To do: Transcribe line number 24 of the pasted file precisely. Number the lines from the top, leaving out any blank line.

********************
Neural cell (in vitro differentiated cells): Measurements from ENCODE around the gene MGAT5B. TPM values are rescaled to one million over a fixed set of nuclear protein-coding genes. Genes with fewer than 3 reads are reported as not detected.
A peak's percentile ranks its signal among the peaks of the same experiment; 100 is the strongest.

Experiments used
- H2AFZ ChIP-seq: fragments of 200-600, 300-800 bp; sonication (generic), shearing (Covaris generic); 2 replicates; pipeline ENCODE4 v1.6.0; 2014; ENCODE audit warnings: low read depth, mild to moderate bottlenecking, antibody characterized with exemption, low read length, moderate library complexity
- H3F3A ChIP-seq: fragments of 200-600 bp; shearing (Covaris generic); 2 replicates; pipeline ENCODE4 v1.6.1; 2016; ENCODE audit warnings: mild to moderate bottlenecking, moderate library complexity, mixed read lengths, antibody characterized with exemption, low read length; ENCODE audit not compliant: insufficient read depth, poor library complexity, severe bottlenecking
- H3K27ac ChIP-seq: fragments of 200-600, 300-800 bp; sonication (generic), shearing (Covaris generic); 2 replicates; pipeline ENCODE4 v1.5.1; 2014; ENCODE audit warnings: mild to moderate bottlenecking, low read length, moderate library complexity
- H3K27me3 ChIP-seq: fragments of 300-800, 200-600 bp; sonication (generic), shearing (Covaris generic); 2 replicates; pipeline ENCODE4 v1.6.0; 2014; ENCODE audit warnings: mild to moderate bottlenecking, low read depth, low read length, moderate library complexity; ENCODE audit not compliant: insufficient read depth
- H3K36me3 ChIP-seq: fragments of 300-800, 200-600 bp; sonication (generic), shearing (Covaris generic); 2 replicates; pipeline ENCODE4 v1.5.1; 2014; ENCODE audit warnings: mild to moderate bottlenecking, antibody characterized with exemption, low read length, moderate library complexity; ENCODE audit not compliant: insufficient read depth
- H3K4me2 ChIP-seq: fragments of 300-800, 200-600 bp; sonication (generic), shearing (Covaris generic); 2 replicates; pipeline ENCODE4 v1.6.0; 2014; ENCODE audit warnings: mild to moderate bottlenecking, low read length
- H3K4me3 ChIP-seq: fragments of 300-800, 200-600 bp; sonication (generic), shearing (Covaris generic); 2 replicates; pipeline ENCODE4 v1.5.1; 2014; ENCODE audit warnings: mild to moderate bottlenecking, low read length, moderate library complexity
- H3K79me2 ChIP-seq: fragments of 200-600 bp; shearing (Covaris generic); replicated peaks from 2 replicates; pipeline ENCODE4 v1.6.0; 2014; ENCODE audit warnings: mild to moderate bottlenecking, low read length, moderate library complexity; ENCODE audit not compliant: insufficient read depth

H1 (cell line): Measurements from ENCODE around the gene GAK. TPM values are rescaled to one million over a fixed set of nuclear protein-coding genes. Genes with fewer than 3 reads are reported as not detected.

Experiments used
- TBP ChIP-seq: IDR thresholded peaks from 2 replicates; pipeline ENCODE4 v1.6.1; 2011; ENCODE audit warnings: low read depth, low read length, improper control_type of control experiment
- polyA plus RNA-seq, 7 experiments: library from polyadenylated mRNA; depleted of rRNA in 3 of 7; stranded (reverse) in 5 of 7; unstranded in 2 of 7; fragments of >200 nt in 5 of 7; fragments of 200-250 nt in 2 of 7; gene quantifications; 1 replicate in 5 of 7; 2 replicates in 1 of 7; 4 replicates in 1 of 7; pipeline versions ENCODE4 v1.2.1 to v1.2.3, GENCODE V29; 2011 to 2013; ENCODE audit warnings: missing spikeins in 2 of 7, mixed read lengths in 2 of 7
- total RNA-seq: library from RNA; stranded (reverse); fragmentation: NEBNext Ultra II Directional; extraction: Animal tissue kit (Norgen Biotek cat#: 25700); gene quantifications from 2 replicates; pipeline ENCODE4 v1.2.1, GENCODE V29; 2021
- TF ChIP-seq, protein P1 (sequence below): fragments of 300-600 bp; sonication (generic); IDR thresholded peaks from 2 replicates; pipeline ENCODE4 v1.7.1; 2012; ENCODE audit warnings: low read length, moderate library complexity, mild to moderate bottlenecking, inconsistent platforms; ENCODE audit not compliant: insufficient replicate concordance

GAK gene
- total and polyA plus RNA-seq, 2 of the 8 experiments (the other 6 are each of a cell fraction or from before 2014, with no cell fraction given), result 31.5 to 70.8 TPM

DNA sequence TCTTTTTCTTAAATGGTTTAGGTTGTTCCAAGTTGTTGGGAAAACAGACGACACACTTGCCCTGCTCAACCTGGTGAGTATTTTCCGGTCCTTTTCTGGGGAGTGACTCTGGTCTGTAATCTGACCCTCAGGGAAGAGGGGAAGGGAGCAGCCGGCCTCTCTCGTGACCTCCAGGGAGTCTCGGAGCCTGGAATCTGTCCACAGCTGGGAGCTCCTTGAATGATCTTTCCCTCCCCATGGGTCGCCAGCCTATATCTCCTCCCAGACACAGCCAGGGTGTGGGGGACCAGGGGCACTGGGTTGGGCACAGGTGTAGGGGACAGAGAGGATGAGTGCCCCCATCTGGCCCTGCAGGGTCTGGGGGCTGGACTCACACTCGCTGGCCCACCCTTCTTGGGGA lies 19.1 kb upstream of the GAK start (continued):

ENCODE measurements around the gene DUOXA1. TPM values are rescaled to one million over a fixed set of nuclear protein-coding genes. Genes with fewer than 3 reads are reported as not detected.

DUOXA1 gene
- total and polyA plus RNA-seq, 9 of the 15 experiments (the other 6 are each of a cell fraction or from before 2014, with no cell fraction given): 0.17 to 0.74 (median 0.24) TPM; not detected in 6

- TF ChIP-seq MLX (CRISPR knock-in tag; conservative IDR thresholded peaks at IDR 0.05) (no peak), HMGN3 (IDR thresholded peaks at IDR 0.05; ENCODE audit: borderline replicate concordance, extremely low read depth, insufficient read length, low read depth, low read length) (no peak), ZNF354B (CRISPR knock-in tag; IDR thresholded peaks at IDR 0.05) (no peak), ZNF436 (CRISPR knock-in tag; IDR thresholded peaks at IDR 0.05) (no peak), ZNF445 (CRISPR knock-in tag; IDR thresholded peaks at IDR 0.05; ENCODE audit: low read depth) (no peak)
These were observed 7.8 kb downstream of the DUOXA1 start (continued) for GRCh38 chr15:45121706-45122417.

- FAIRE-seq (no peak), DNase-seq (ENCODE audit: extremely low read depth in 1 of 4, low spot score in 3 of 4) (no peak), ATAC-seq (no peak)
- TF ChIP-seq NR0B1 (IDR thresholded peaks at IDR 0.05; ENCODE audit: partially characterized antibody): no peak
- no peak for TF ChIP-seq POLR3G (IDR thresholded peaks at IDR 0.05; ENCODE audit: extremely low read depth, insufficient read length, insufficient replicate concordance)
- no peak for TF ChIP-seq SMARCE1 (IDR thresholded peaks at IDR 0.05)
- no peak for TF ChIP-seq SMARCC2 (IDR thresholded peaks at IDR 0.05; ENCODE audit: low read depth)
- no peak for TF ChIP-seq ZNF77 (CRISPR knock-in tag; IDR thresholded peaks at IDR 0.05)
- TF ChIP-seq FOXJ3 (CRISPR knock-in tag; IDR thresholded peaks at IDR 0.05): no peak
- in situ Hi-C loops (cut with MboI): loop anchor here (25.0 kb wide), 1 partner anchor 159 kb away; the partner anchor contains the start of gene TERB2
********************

- TF ChIP-seq MLX (CRISPR knock-in tag; conservative IDR thresholded peaks at IDR 0.05) (no peak), HMGN3 (IDR thresholded peaks at IDR 0.05; ENCODE audit: borderline replicate concordance, extremely low read depth, insufficient read length, low read depth, low read length) (no peak), ZNF354B (CRISPR knock-in tag; IDR thresholded peaks at IDR 0.05) (no peak), ZNF436 (CRISPR knock-in tag; IDR thresholded peaks at IDR 0.05) (no peak), ZNF445 (CRISPR knock-in tag; IDR thresholded peaks at IDR 0.05; ENCODE audit: low read depth) (no peak)